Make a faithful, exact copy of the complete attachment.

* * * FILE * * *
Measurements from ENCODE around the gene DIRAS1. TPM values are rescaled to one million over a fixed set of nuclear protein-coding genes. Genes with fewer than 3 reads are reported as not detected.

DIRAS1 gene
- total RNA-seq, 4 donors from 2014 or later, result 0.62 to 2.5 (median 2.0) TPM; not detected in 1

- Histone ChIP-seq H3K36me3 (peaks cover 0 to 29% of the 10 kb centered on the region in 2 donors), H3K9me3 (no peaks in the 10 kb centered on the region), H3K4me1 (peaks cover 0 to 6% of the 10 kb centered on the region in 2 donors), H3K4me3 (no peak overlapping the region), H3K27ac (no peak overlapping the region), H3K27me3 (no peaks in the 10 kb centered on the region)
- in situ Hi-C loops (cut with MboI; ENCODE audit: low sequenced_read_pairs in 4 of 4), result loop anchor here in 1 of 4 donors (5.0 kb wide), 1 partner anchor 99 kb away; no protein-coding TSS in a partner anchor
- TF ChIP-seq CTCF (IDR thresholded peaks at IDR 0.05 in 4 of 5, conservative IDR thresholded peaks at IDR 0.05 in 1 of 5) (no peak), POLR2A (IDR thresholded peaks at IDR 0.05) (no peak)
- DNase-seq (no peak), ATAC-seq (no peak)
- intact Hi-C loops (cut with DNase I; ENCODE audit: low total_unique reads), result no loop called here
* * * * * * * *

Measurements from ENCODE around the gene DIRAS1. TPM values are rescaled to one million over a fixed set of nuclear protein-coding genes. Genes with fewer than 3 reads are reported as not detected.

DIRAS1 gene
- total RNA-seq, 4 donors from 2014 or later, result 0.62 to 2.5 (median 2.0) TPM; not detected in 1

- Histone ChIP-seq H3K36me3 (peaks cover 0 to 29% of the 10 kb centered on the region in 2 donors), H3K9me3 (no peaks in the 10 kb centered on the region), H3K4me1 (peaks cover 0 to 6% of the 10 kb centered on the region in 2 donors), H3K4me3 (no peak overlapping the region), H3K27ac (no peak overlapping the region), H3K27me3 (no peaks in the 10 kb centered on the region)
- in situ Hi-C loops (cut with MboI; ENCODE audit: low sequenced_read_pairs in 4 of 4), result loop anchor here in 1 of 4 donors (5.0 kb wide), 1 partner anchor 99 kb away; no protein-coding TSS in a partner anchor
- TF ChIP-seq CTCF (IDR thresholded peaks at IDR 0.05 in 4 of 5, conservative IDR thresholded peaks at IDR 0.05 in 1 of 5) (no peak), POLR2A (IDR thresholded peaks at IDR 0.05) (no peak)
- DNase-seq (no peak), ATAC-seq (no peak)
- intact Hi-C loops (cut with DNase I; ENCODE audit: low total_unique reads), result no loop called here